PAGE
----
Moving In, Moving Through

Body centered approaches for working with people impacted by trauma

By the end of this workshop, participants will have practiced key body centered skills that positively impact the resilience of people you work with who are impacted by trauma. We will explore the ways in which vulnerability or resilience lies in your interactions with those you serve, identifying the key variable to outcomes that promote resilience.

Workshop participants will review the sequence of neurobiological effects of traumatic events and then learn and practice the body centered skills that mediate these impacts and that can help increase the effectiveness of your work. You will learn to anticipate key turning points where you can use your positional authority to reduce risk and to promote a positive trajectory of healing and stability in those you serve.

Ms. Patrissi has presented versions of this workshop at national conferences, and within the United States Marine Corps at Quantico.


Structured Dialogue about Restorative Justice and Power

Ms. Patrissi was invited into restorative practices within the Maori culture in New Zealand in 1989. These early lessons influenced her work in crime victim services and the restorative practices as applied to community justice, parallel justice and restorative justice in juvenile, adult and community settings.

Ms. Patrissi’s contribution to these efforts has been to use structured dialogue to help practitioners think critically about the context and application of restorative principles. What factors must we consider in success restorative programs? What is the context and the content that would not integrate well into restorative practice?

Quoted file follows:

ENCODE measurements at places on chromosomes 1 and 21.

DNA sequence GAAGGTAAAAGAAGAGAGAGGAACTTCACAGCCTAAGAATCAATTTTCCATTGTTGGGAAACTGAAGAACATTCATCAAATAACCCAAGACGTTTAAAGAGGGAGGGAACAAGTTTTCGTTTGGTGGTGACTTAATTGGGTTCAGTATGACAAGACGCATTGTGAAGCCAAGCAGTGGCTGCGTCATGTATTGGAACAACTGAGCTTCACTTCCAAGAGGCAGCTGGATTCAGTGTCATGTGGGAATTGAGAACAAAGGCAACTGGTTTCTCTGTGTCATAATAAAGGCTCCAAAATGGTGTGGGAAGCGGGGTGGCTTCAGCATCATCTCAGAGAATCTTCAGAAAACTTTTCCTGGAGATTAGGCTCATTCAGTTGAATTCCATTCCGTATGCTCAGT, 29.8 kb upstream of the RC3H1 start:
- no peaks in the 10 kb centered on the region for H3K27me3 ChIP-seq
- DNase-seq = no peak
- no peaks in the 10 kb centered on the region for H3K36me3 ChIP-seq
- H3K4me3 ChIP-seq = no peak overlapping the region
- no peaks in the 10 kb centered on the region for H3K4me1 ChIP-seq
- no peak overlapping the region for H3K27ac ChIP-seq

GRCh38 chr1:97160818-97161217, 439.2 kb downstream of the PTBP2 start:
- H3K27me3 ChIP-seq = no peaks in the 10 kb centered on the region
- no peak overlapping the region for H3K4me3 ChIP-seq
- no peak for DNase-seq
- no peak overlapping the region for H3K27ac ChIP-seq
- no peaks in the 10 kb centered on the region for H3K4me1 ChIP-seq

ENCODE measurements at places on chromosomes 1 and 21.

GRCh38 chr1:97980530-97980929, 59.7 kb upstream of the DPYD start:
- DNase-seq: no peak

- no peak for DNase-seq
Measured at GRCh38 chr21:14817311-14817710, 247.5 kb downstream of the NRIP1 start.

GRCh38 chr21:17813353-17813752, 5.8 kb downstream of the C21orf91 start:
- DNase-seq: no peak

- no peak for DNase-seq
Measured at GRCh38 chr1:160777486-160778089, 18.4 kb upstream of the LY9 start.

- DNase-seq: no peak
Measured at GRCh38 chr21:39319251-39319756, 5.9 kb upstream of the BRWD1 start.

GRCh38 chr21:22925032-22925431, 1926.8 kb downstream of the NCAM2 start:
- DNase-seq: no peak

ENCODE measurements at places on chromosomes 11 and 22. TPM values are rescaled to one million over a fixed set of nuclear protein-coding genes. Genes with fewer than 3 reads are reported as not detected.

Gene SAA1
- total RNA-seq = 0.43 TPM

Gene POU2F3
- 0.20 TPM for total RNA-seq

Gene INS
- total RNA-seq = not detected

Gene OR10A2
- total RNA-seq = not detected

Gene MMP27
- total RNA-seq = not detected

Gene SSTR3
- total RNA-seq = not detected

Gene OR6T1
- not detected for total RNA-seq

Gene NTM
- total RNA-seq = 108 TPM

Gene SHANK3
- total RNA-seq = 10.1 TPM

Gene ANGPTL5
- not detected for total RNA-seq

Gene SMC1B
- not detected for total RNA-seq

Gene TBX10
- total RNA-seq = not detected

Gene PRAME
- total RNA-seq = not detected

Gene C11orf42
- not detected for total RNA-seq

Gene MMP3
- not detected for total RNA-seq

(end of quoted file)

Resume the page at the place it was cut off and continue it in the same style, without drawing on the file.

In this workshop, participants will consider the opportunities and limits of restorative practice within community, school and correctional practice. Among other contexts, will consider the limits of restorative practice when addressing the underlying power dynamics at play in bullying, destructive or abusive relationships. We will creatively explore the impact of exploitation, marginalization and powerlessness in communities we serve when considering restorative approaches.


The Growing A New Heart Retreat Series

This series offers safe and nurturing women-only space. (When appropriate — and with advance notice given to participants considering attending — a visiting male co-facilitator may assist for distinct segments of the work together. ) Through carefully sequenced dialogue, movement, storytelling and creative ritual, participants reconnect with their inner wisdom. Through supportive facilitation, individual and group attention, each woman emerges with insight and a plan for moving forward in her journey.


Retreat Options:


Should I Stay or Should I Go?

For women who are still in relationships and are sorting out whether their relationship can — or should — be saved.

A Path to Healing From DestructiveRelationships

For women who are starting out on their healing journeys.

Moving In, Moving Through — The Body of Joy

For women who are healing from a sexually destructive relationship.

Together, we will explore:

  • Finding ways to experience safe and mindful presence in the body as it is
  • The practice of experiencing and becoming a loving witness to one’s own body story
  • What it means to move authentically with great care for the wounds you carry
  • Finding your perfect pace in body healing
  • The healing of body grief and safe, joyful sensuality




Our time together:


  • Singing
  • Relaxation Exercises
  • Free time
  • Outdoor time
  • Shared Meals
  • Large and Small Group dialogue
  • Small Group planning for individual healing
  • Emotional support
  • Movement activities
  • Art Projects